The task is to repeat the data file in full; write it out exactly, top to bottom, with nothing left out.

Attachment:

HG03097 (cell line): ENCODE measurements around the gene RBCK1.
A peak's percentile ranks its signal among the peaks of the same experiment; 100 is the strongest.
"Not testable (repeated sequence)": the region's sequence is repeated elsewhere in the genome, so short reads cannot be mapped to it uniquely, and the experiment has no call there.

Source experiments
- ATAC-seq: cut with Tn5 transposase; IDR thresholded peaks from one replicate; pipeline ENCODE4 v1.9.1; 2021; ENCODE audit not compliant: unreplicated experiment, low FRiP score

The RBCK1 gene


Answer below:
HG03097 (cell line): ENCODE measurements around the gene RBCK1.
A peak's percentile ranks its signal among the peaks of the same experiment; 100 is the strongest.
"Not testable (repeated sequence)": the region's sequence is repeated elsewhere in the genome, so short reads cannot be mapped to it uniquely, and the experiment has no call there.

Source experiments
- ATAC-seq: cut with Tn5 transposase; IDR thresholded peaks from one replicate; pipeline ENCODE4 v1.9.1; 2021; ENCODE audit not compliant: unreplicated experiment, low FRiP score

The RBCK1 gene